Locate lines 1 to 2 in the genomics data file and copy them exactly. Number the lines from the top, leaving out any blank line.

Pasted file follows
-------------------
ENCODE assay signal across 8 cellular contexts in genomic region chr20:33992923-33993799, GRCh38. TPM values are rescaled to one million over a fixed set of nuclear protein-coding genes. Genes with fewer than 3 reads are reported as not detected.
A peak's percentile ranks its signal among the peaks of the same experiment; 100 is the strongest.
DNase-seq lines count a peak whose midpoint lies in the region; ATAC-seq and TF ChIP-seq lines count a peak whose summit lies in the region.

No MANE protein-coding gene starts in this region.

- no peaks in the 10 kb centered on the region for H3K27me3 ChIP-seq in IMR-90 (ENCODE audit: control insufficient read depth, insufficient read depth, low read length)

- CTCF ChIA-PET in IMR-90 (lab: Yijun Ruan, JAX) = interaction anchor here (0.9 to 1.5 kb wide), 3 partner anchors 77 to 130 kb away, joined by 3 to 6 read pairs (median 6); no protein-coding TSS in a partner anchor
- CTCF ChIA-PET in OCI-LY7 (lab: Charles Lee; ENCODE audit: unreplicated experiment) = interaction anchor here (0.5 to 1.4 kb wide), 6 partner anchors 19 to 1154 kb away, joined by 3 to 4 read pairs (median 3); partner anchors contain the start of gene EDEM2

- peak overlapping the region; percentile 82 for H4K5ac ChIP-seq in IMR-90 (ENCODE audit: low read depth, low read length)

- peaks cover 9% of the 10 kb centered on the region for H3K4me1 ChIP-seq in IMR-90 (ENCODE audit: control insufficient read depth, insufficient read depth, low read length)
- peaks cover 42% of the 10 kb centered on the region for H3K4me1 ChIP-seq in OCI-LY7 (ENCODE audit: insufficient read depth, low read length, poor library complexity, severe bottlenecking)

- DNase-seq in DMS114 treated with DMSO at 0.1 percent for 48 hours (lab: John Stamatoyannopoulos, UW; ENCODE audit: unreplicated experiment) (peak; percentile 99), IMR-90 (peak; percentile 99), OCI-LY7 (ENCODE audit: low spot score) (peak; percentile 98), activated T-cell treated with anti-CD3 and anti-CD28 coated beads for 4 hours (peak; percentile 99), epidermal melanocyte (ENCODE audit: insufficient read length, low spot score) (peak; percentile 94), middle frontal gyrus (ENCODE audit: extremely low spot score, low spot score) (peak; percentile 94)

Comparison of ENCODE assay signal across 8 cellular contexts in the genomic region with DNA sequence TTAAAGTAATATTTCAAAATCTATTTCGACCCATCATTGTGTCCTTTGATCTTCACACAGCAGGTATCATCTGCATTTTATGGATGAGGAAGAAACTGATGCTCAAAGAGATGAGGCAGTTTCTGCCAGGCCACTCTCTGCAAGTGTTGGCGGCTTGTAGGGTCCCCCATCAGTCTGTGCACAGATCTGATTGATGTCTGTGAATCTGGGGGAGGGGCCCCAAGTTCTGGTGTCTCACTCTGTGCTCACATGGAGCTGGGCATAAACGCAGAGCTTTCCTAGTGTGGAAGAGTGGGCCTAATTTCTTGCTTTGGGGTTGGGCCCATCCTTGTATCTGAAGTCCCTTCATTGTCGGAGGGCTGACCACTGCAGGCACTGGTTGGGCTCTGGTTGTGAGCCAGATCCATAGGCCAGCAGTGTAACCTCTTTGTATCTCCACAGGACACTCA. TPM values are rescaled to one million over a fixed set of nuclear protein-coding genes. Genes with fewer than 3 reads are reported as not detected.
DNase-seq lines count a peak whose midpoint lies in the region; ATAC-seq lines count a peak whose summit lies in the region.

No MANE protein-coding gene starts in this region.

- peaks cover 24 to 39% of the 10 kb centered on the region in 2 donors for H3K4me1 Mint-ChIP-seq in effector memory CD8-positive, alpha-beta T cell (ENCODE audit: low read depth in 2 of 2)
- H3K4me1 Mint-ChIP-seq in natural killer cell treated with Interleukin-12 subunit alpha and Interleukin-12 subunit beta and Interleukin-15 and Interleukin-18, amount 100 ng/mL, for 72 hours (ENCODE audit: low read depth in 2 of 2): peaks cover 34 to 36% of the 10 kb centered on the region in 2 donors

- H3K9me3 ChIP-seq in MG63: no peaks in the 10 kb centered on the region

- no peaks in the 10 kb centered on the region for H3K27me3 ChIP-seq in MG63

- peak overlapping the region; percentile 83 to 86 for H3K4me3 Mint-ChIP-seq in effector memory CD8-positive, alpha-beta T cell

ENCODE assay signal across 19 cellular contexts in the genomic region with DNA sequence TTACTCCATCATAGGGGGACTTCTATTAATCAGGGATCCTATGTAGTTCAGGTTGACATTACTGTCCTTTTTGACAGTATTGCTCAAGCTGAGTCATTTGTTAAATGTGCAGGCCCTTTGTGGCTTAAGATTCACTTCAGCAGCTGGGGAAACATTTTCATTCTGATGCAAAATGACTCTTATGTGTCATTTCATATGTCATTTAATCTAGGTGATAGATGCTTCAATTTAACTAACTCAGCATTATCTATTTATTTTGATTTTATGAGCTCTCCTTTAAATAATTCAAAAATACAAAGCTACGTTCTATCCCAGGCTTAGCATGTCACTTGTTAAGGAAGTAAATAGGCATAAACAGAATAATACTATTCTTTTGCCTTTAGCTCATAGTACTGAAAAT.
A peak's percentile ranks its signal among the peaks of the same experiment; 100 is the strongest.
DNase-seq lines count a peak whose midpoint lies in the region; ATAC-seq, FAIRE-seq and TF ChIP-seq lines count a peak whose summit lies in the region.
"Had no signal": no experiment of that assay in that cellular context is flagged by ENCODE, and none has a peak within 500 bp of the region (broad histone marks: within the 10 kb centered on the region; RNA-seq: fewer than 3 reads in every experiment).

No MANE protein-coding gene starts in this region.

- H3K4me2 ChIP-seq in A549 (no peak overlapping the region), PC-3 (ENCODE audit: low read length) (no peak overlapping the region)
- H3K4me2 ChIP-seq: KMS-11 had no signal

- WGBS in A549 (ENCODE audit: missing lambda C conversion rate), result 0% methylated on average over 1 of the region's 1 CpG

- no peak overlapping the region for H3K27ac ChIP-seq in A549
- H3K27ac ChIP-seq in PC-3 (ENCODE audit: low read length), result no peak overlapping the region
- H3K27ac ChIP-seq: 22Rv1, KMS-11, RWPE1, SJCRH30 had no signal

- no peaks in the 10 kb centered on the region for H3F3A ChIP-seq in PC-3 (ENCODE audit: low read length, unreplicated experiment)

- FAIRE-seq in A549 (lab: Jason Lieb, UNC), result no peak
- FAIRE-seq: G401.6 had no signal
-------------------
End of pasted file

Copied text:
ENCODE assay signal across 8 cellular contexts in genomic region chr20:33992923-33993799, GRCh38. TPM values are rescaled to one million over a fixed set of nuclear protein-coding genes. Genes with fewer than 3 reads are reported as not detected.
A peak's percentile ranks its signal among the peaks of the same experiment; 100 is the strongest.